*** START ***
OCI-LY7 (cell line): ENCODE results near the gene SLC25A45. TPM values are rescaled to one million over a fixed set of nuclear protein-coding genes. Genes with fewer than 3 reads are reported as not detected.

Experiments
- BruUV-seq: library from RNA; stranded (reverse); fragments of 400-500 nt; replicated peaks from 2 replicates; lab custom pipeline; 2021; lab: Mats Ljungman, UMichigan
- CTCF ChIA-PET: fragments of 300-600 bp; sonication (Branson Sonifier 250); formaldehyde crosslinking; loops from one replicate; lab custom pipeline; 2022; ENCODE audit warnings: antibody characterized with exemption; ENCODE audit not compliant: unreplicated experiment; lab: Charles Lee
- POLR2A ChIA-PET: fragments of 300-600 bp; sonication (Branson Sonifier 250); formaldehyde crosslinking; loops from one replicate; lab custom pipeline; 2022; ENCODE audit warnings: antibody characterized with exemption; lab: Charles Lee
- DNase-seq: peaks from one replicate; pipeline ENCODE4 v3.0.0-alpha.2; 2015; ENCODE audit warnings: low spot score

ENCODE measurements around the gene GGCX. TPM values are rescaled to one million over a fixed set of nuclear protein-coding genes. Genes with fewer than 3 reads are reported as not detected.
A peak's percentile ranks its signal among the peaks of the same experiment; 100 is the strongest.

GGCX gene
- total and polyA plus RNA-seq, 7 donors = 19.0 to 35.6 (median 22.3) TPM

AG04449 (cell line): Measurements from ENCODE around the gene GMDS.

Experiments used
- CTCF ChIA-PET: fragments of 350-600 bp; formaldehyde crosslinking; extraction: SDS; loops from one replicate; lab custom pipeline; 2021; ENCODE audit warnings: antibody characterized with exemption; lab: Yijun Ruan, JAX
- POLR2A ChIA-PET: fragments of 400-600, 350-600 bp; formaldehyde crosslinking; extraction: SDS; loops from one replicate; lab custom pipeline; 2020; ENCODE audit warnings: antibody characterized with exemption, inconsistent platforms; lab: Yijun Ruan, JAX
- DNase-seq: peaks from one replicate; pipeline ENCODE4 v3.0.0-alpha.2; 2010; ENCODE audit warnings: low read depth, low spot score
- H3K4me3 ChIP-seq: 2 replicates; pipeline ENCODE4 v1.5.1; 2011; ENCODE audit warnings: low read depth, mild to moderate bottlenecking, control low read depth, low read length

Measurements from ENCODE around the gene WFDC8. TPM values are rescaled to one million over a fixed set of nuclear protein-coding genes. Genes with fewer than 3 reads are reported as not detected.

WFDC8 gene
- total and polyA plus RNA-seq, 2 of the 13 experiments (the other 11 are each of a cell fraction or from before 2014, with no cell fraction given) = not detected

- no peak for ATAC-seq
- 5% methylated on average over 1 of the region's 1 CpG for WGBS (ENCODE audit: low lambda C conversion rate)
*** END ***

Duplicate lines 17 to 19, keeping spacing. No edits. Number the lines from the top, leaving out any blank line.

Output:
Measurements from ENCODE around the gene WFDC8. TPM values are rescaled to one million over a fixed set of nuclear protein-coding genes. Genes with fewer than 3 reads are reported as not detected.

WFDC8 gene
- total and polyA plus RNA-seq, 2 of the 13 experiments (the other 11 are each of a cell fraction or from before 2014, with no cell fraction given) = not detected